• Orion and Scorpius Orion is very close to Taurus and it will sink further towards the horizon as the month progresses. Enjoy it while it lasts, for the rest of this month.

    • Bright stars on the ecliptic Then Regulus in Leo (which is extremely close to the ecliptic) then Spica, the blue giant in Virgo, Zubenelgenubi, another star grazing the ecliptic and Zubeneschamali just beneath it. Zubenelgenubi means the northern claw and Zubeneschamali the southern claw, alluding to these two stars that have been the claws of Scorpius before they were chopped off and turned into the current constellation of Libra. They are followed by Antares which is the last very bright star visible on the ecliptic before sunrise.

    • Circumpolar Objects to New Zealand The beautiful Southern Cross and the pointers are high in the sky. Gacrux and Acrux are crossing the meridian around 10 PM at the beginning of the month and just after 8PM at the end of it. Omega Centauri is in a great position to observe, as well as Musca, Vela, Carina and their Diamond Cross, and False Cross and the Large Magellanic Cloud and its Tarantula Nebula.

    • Binocular Objects in May Binoculars come in many shapes and forms, a great size for stargazing is 7 x 50 or 10 x 50. The first number is a measure of power, it means how much these binoculars magnify, in this case the 7 and the 10. The second number is the diameter of the objective (the big lenses at the front) in millimetres, in this case the 50. I really like binoculars, they are my favourite aids to observing the night sky because they are light, you can take them easily with you on trips, they don't really require assembly and disassembly, no polar alignment, and visually are better than telescopes! With a tripod attached they are truly magnificent. Comets and some open star clusters are sometimes better observed with binoculars. We have two eyes, so binocular views are more spectacular in many regards than telescopic, because our brains interpret what we see, binoculars give depth of view as they engage both eyes in the process.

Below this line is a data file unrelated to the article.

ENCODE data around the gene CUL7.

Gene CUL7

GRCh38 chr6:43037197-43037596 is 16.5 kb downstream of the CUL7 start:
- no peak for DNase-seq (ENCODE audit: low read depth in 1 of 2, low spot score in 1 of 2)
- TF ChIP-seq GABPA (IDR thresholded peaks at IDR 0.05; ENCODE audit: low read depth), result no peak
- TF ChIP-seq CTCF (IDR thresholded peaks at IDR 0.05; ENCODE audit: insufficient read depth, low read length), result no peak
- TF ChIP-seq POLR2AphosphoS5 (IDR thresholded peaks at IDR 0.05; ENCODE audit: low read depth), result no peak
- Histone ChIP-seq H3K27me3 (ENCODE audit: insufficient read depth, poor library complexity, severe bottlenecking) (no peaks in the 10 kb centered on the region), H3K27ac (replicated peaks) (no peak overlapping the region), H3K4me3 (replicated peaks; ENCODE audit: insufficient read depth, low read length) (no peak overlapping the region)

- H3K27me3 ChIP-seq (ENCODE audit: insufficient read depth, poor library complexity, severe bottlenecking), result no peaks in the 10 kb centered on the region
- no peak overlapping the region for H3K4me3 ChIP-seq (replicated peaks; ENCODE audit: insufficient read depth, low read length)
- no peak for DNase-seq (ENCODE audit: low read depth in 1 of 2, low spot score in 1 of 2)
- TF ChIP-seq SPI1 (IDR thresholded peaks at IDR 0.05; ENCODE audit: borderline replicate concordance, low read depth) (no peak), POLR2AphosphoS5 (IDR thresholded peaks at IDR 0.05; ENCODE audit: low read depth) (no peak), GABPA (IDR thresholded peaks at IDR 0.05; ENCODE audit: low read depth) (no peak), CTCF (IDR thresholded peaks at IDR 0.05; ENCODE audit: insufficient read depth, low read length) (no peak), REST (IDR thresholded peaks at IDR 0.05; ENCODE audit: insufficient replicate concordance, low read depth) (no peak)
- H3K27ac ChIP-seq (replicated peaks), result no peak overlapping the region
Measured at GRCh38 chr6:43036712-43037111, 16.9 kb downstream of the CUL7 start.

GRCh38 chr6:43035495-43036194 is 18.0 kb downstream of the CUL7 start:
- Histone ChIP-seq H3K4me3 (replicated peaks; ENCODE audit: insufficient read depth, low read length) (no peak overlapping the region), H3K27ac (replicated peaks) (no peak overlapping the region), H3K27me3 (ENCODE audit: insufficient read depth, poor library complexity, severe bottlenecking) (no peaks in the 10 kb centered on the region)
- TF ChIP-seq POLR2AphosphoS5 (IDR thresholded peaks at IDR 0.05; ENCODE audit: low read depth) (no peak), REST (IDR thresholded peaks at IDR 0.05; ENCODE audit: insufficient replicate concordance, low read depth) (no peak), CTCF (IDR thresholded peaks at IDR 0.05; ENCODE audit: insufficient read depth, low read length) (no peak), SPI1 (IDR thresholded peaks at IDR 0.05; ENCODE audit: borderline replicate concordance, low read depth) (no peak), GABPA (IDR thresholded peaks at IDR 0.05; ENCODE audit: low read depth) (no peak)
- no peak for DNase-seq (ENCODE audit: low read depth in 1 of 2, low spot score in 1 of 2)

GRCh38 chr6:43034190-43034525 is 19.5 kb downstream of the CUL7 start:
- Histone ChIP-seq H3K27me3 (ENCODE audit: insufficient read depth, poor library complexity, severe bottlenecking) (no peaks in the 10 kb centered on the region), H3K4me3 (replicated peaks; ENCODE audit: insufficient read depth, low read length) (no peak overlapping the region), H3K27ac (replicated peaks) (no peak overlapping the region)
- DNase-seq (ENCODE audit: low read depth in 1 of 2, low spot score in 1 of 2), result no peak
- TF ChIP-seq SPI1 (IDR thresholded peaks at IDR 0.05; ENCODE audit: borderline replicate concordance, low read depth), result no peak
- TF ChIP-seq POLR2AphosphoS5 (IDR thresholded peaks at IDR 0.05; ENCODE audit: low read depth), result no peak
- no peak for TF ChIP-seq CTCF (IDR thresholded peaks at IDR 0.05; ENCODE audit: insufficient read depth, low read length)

There are a few great objects that you could admire in binoculars. On the ecliptic, M44 (the Praesepe) is an open cluster in Cancer. Known as the beehive, the open cluster swarms with stars. It's really fuzzy when you look at it with the naked eye and binoculars reveal a beautiful lace of stars. Praesepes are as far as 577 light years and estimated to be about 730 million years old with an average magnitude of 3.5. Also in Cancer, M37, is another open cluster, one of the oldest known, almost 3.2 billion years.
      You can get a map and look for all these objects. Or, if everything else fails, simply take your binoculars and swipe the Milky Way from one edge to the other. You might not figure out exactly which objects you are looking at but you would definitely find amazing sights, especially in the region close to Carina. You will find there IC2602, NGC3114, NGC353, NGC2516 that are all open clusters then in Crux NGC4755 which is another open cluster, NGC2451 in Puppis, and IC2391 in Vela. Lower down, Omega Centauri, is a globular cluster in Centaurus and in Scorpius, there are the Butterfly Cluster, M7 open cluster and NGC6231 open cluster.

    • Telescope Objects in May A fantastic night in central Wellington where the Large Magellanic Cloud is only visible with averted vision, still, not bad for a capital city. We looked at the Southern Beehive NGC 2516, Gem Cluster NGC 3293, Southern Pleiades IC 2602, Wishing Well NGC 3532, Jewel Box NGC 4755, Omicron Velorum IC 2391, Omega Centauri NGC 5139, Alpha Centauri and Acrux, Tarantula NGC 2070.

    • Planets Jupiter is in the sky just after 7:30 followed by Saturn two hours later and Venus is in the morning sky.

    • Clear skies from New Zealand.

Week in images

ESA Top News - Fri, 10/05/2019 - 14:13

Our week through the lens:
6 - 10 May 2019

Earth from Space

ESA Top News - Fri, 10/05/2019 - 09:05

In this week's edition, discover the city of Milan in Italy with Copernicus Sentinel-2